• Experience across cloud delivery options: Apart from application expertise, your advisor should be able to help you make a decision that compares a lift-and-shift approach versus a re-implementation with a cloud application approach. This makes it critical to have a partner who covers the entire range of cloud delivery options—public, private, hybrid and the entire ‘as-a-service’ stack—applications (SaaS), platform (PaaS), infrastructure (IaaS), data (DaaS). Only a true end-to-end service provider can develop the cloud architecture right for your business, presenting an unbiased approach to the cloud based on true expertise and your specific needs.
  • Integration & data management capability: Given the proliferation of the hybrid cloud model, the growing importance of connecting all core applications — SCM, CRM, HCM, ERP, etc., and the ever-present need to integrate with applications of customers and business partners, a service provider’s value proposition stands in direct proportion to their depth of integration expertise. As well as the expertise they bring to you around data management and analytics. As a customer overhauls their IT architecture with cloud applications, the impact on their enterprise data and integration strategy is significant. Proven systems integration experience and the ability to wrest strategy and value from complexity is vital.
  • Security, security, security: Across the board, data security reigns as the top concern for cloud adoption, with security concerns growing in direct proportion to the mission-criticality of the business app (and the data they contain) migrating to the cloud. Businesses today migrating core processes to the cloud need a service provider that delivers advanced and innovative technology solutions and services that empower clients’ business ambition by combining industry insight, IT and applications know-how, and governance/security expertise.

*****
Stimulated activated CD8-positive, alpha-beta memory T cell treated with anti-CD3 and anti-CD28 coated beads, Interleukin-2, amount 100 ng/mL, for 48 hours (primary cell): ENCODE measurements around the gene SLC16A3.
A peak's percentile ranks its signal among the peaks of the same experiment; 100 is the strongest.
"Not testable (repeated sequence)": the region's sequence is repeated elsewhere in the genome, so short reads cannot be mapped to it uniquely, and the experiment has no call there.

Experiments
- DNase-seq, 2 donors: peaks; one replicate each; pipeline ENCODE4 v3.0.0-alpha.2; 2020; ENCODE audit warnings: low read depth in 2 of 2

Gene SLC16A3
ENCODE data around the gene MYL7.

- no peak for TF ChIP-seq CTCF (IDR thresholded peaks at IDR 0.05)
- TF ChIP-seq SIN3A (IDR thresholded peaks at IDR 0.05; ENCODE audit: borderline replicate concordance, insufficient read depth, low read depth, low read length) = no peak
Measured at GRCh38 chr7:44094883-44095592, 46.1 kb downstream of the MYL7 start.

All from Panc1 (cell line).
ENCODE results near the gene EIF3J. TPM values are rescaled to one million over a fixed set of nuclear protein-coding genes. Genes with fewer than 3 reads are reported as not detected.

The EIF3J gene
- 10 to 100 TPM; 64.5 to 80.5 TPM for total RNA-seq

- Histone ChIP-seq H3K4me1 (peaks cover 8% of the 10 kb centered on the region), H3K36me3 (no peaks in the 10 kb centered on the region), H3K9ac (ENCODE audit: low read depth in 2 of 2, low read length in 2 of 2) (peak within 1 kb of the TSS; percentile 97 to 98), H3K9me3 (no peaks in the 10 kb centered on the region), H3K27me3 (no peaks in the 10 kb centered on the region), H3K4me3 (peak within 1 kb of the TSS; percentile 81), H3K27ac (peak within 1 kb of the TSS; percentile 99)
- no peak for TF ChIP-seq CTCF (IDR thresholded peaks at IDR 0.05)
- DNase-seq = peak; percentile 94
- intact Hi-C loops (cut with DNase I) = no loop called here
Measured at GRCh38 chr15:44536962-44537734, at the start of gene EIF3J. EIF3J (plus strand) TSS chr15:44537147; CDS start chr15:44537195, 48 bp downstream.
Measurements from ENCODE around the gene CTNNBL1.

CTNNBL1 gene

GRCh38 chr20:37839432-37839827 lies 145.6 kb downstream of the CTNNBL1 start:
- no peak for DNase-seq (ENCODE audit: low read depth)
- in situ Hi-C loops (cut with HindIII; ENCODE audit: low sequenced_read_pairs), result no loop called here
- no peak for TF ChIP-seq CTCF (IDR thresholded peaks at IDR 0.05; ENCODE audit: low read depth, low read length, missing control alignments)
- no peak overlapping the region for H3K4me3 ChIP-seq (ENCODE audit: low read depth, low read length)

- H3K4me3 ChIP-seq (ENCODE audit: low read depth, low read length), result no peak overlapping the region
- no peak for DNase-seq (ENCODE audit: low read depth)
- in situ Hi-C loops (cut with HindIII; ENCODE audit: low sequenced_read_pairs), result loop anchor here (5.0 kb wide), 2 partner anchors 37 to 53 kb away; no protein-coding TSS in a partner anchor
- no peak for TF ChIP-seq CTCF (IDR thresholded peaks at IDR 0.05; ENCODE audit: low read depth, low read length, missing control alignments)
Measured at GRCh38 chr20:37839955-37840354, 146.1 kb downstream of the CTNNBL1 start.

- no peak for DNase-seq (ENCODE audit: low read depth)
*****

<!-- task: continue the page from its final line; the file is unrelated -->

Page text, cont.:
• Industry experience: Understanding industry best practices and vertical processes have always been a big value add from a service provider to a customer. And in the cloud world, it is even more relevant since customers are looking for recommendations on which cloud modules can handle the complexity, scalability and functionality of their industry. A service provider delivers enormous value to customer precisely at the intersection of vertical knowledge and a multi-pillar cloud strategy.
  • Mobile expertise: As mobility cannot be cleaved from the cloud, today’s popular mantra ‘mobility-first’ presupposes a sound cloud strategy. As the applications exposed via mobility extend deeper into core, mission-critical systems, it becomes increasingly imperative that your cloud services provider is as competent with all facets of mobility — infrastructure, app development, user interface, etc. — as they are with cloud delivery, and vice versa.
  • Research and development: Seek a service provider that has invested heavily in Oracle cloud and related technologies — templates, accelerators, frameworks/methodologies, etc. Your cloud services provider should have a demonstrable history of building and bringing to market industry-specific, out-of-the-box solutions pre-configured with best practices that integrate Oracle and non-Oracle solutions.
  • Change management expertise: To ensure your organization realizes positive short- and long-term results, make sure your service provider has a deep, understanding of how people and processes will change, and can help you structure a communications and action plan that covers the entire migration process.

Contact AST today to learn how our Oracle Cloud experts can help your organization embark on or accelerate your cloud migration journey.